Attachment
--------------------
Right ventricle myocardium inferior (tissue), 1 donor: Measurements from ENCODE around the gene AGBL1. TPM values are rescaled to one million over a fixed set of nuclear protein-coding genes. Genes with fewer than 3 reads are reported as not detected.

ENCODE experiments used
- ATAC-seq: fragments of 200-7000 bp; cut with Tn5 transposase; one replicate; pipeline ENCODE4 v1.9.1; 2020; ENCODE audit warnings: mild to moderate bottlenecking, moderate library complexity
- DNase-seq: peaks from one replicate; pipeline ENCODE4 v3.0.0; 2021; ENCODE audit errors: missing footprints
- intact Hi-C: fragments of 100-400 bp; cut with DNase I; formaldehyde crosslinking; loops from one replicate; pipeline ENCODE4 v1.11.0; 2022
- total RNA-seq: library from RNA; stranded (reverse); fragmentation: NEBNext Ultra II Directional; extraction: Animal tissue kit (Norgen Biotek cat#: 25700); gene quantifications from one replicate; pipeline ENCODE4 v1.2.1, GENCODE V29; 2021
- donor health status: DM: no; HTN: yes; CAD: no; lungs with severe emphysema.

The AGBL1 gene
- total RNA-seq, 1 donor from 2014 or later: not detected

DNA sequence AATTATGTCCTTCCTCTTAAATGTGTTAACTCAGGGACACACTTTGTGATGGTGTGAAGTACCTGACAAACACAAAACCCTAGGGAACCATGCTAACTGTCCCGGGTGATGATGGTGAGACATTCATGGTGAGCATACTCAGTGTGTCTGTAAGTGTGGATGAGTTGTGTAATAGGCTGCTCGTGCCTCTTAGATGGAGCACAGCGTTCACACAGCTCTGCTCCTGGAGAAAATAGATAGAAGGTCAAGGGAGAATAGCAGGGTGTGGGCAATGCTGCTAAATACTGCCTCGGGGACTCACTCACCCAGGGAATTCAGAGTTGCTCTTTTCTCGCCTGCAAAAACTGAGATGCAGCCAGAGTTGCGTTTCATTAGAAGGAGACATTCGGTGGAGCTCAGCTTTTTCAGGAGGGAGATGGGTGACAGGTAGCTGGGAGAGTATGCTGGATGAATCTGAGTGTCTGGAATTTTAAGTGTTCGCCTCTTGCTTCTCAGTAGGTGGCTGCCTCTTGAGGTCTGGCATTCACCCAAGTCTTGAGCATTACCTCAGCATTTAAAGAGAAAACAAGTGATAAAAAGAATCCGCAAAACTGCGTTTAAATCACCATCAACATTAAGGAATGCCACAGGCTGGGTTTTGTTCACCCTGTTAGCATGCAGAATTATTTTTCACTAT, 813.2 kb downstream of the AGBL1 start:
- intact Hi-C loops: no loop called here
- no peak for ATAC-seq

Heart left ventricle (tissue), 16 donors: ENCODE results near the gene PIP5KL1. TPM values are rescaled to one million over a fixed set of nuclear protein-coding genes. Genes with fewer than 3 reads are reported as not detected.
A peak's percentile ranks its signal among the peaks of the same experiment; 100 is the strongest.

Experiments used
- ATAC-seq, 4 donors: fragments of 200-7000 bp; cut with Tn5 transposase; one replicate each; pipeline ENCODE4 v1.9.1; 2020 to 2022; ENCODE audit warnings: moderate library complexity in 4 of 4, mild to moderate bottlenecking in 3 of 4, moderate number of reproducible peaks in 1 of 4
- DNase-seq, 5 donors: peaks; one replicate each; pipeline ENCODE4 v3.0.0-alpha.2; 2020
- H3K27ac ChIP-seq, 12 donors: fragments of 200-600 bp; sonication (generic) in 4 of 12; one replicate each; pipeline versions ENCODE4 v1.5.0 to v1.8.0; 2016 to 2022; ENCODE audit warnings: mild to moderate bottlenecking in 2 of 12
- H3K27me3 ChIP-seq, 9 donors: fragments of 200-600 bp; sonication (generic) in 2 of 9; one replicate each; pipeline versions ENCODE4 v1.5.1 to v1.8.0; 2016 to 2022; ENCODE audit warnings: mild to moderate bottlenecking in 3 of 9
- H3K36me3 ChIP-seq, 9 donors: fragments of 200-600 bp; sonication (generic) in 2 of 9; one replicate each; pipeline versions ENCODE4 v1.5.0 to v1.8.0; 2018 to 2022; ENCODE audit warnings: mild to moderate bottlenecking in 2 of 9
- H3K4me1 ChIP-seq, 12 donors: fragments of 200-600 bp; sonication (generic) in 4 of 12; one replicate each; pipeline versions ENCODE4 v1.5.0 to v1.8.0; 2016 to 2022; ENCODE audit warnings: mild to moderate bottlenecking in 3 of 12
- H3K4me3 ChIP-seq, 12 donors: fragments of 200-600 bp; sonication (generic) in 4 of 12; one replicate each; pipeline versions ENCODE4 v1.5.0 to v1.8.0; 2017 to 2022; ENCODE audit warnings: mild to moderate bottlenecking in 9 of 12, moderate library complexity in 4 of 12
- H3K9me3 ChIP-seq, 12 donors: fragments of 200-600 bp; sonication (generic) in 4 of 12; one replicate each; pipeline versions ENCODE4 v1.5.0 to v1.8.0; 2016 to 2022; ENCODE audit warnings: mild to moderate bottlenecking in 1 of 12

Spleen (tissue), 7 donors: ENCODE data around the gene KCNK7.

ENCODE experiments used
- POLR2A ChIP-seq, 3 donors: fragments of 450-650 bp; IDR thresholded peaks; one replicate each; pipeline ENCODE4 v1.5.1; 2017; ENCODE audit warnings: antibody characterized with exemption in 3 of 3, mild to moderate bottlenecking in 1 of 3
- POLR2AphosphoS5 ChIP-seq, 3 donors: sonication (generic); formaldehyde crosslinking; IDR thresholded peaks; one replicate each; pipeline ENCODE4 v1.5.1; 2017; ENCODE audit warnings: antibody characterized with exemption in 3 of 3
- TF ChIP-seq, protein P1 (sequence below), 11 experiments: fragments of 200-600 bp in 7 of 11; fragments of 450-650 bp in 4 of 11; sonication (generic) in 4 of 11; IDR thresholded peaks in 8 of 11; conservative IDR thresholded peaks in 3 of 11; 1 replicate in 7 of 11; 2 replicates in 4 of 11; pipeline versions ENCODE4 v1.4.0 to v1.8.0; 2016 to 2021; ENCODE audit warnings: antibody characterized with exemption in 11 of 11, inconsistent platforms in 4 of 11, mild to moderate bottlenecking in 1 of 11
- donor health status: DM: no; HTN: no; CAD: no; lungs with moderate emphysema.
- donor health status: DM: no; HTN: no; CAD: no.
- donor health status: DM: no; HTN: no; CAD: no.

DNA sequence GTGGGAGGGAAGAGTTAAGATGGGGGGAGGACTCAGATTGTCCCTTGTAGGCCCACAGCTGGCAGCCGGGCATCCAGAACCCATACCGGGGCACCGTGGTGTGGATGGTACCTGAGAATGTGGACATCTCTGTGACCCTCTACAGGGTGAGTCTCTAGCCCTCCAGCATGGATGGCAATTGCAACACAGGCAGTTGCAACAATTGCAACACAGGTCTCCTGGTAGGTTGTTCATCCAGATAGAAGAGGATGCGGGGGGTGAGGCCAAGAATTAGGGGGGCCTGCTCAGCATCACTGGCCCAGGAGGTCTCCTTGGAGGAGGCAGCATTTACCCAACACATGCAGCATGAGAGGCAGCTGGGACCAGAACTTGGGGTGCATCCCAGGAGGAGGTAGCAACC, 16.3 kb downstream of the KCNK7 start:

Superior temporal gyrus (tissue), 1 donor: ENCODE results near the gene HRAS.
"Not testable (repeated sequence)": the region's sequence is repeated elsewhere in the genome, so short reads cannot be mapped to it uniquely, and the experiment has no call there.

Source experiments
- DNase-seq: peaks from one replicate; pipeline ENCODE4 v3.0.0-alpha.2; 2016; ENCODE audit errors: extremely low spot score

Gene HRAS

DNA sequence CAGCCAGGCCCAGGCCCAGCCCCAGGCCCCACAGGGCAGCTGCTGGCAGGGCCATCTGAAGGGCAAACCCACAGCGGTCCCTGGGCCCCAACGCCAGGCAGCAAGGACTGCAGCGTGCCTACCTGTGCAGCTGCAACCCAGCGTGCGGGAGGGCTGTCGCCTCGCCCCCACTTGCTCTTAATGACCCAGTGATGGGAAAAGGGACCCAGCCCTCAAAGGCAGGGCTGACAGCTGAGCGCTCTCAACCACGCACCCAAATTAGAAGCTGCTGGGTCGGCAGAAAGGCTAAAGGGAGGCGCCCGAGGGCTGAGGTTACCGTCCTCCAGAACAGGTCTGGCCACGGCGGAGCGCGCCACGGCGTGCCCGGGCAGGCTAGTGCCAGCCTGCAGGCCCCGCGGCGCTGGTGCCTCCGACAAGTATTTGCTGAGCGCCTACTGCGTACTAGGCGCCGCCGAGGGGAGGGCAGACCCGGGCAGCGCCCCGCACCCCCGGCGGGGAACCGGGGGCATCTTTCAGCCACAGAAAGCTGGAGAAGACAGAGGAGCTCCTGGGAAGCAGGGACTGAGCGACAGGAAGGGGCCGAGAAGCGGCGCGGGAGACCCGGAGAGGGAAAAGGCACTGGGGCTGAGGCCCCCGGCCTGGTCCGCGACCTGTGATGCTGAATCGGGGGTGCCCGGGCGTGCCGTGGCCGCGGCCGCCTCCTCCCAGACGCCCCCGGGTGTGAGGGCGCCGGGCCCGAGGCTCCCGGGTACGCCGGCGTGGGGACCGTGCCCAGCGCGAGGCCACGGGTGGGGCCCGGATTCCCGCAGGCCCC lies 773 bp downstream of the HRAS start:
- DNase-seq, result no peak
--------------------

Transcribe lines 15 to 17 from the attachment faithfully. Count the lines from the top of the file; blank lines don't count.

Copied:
Experiments used
- ATAC-seq, 4 donors: fragments of 200-7000 bp; cut with Tn5 transposase; one replicate each; pipeline ENCODE4 v1.9.1; 2020 to 2022; ENCODE audit warnings: moderate library complexity in 4 of 4, mild to moderate bottlenecking in 3 of 4, moderate number of reproducible peaks in 1 of 4
- DNase-seq, 5 donors: peaks; one replicate each; pipeline ENCODE4 v3.0.0-alpha.2; 2020